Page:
Fianna Fail, the party of current Prime Minister Berie Ahern, has retained its plurality of seats in Ireland’s general elections, with 78 out of the total of 166. That is a decline of three seats from 2002. Coalition partner, Progressive Democrats, won 2 seats, down from 8 (and its leader was defeated). Thus the incumbent government was not reelected.
The main potential alternative coalition would be Fine Gael (51, +20 from 2002!), Labour (20, no change), and Green (6, no change). Obviously, even though Fine Gael is the big gainer here, their coalition is likewise short of a majority.
The Irish Times notes that the Greens could offer support for Ahern. Greens leader, Trevor Sargent:
We’re open to talk to everybody. But anyone who wants to talk to us, I’d advise them to read our manifesto and policies first.
There are also five independent members, as well as 4 members from Sinn Fein (-1 from 2002). As if there had been any doubt, Ahern explicitly ruled Sinn Fein out as a partner the day before the election. As for the independents one of them is noted in the Irish Times article as preferring Fine Gael, but willing to work with Ahern. They could be pivotal if Ahern can’t or prefers not to work out a deal with the Greens. Unlike the Greens, the independents are less likely to demand significant programmatic concessions. In any event, the independents’ presence could reduce the Green’s bargaining leverage substantially.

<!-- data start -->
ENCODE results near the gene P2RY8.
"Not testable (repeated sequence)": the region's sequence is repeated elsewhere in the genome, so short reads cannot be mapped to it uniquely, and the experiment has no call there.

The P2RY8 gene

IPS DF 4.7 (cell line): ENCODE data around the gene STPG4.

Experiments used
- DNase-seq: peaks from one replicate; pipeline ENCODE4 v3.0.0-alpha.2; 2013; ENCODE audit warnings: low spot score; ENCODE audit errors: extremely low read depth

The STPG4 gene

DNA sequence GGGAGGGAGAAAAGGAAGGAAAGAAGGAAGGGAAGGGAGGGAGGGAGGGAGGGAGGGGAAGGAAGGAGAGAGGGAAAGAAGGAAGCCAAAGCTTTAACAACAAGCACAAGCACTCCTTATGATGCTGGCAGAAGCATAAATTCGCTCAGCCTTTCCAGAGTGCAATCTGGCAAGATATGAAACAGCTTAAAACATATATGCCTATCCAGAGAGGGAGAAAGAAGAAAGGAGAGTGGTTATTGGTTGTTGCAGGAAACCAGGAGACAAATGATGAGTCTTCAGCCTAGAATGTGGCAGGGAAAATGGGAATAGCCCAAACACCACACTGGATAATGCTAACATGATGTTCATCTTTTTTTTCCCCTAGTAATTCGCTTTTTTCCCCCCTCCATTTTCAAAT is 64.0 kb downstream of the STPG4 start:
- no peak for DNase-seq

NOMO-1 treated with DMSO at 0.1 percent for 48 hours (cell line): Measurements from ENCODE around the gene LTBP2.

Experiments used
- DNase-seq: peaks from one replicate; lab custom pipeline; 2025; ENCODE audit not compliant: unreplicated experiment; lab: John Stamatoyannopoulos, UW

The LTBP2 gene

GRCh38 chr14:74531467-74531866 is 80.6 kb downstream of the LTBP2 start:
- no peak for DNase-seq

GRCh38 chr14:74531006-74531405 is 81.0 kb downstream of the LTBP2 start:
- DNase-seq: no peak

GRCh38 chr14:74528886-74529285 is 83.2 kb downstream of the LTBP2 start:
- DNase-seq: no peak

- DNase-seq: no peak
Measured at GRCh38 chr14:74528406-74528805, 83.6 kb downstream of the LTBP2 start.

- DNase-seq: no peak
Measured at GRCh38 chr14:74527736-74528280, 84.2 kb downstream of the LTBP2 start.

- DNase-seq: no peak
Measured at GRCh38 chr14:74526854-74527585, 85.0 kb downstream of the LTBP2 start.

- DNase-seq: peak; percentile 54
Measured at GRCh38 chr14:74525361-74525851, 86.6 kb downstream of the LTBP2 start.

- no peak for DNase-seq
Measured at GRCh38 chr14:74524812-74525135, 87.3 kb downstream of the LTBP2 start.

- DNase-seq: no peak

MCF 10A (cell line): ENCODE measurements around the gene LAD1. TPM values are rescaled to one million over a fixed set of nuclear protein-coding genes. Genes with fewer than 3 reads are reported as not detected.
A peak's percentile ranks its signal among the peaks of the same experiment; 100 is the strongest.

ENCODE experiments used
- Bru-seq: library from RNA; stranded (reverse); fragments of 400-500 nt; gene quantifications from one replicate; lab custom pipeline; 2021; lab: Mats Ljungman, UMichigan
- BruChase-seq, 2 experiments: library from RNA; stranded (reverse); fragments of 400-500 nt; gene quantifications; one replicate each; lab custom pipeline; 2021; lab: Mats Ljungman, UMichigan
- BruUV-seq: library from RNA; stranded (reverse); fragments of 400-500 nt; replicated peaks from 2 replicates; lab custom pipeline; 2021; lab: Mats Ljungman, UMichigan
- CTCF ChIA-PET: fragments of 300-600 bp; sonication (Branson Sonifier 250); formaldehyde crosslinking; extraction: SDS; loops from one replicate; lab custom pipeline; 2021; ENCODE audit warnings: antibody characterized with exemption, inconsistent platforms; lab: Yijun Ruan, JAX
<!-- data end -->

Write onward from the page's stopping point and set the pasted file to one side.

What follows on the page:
Ireland is, of course, the land of STV. Exact seat totals could vary when all counting is complete, but probably not by much. Then again, this is one of those elections when the ultimate shape of the government may be decided by “not much.”
The vote percentages–based on the party label of voters’ first-preference candidates–were:
Fianna Fail, 41.6 (almost the same as 2002)
Fine Gael, 27.3 (+5)
Sinn Fein, 6.9
Note how the workings of preference transfers appear to have played a role in the Greens having more seats than the extremist Sinn Fein, even though the latter had almost three-percentage points more first-preference votes. The Fine Gael seat increase of 12 percentage points when their votes went up by only five points also suggests success in attracting second (and lower) preferences. STV in action!